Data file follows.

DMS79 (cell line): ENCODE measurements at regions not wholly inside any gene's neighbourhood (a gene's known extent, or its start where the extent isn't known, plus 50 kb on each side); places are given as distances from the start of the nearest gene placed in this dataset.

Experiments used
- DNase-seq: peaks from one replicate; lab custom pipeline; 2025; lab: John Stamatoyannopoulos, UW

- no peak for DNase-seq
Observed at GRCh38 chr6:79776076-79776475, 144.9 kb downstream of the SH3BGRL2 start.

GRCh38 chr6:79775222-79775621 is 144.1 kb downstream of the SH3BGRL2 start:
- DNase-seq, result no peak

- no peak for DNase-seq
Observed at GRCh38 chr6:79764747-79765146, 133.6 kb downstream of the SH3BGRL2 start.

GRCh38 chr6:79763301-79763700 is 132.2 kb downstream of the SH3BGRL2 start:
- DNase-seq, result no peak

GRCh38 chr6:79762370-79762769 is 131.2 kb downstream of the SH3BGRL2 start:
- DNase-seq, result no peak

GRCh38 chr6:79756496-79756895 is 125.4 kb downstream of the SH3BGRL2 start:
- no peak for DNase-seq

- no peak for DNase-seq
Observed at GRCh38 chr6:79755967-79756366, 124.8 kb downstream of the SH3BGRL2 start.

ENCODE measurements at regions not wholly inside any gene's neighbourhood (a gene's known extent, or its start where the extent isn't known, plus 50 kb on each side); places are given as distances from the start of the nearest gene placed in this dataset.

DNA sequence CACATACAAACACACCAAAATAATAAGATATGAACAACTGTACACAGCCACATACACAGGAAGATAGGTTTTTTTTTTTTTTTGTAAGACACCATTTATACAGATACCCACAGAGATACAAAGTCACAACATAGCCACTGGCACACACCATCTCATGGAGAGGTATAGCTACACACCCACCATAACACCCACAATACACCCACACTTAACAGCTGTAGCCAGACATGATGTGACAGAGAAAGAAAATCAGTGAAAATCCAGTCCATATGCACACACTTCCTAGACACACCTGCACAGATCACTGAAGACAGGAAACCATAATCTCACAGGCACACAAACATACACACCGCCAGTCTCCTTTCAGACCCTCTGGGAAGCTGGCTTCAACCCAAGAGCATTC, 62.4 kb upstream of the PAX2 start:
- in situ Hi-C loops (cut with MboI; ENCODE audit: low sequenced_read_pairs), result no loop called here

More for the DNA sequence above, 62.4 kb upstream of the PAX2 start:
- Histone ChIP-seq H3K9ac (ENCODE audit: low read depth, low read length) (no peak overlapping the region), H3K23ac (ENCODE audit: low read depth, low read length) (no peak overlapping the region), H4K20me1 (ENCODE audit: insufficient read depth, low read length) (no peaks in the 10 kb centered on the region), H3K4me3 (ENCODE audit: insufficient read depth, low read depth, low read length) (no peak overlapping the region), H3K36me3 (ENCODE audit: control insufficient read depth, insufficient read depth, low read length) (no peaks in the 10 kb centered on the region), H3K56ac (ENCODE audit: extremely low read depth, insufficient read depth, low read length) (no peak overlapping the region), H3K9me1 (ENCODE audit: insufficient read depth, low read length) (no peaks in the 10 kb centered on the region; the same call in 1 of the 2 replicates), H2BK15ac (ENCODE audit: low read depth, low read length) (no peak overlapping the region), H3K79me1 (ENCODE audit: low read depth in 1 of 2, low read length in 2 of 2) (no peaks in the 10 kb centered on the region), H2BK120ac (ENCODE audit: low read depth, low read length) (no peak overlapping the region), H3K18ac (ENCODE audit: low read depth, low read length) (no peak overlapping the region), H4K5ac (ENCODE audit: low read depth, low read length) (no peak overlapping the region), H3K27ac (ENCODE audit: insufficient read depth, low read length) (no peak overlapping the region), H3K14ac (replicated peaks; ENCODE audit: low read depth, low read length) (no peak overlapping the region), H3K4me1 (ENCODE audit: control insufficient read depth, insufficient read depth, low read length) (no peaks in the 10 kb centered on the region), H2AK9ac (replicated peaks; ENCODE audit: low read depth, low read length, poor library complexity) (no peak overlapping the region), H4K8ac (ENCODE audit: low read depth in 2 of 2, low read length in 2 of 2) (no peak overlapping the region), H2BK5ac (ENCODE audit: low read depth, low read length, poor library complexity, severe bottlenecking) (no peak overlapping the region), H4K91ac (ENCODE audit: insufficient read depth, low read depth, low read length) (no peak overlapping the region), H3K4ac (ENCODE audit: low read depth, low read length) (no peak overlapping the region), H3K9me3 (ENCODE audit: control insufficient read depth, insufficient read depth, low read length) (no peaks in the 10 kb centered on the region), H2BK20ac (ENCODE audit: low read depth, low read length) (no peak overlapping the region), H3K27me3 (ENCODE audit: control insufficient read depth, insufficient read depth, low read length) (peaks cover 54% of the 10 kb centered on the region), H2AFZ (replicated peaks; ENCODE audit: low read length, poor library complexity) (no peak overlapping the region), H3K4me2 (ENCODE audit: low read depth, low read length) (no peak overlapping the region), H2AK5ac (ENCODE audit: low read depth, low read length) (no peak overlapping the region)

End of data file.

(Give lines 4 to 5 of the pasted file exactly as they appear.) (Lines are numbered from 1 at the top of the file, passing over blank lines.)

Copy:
- no peak for DNase-seq
Observed at GRCh38 chr6:79776076-79776475, 144.9 kb downstream of the SH3BGRL2 start.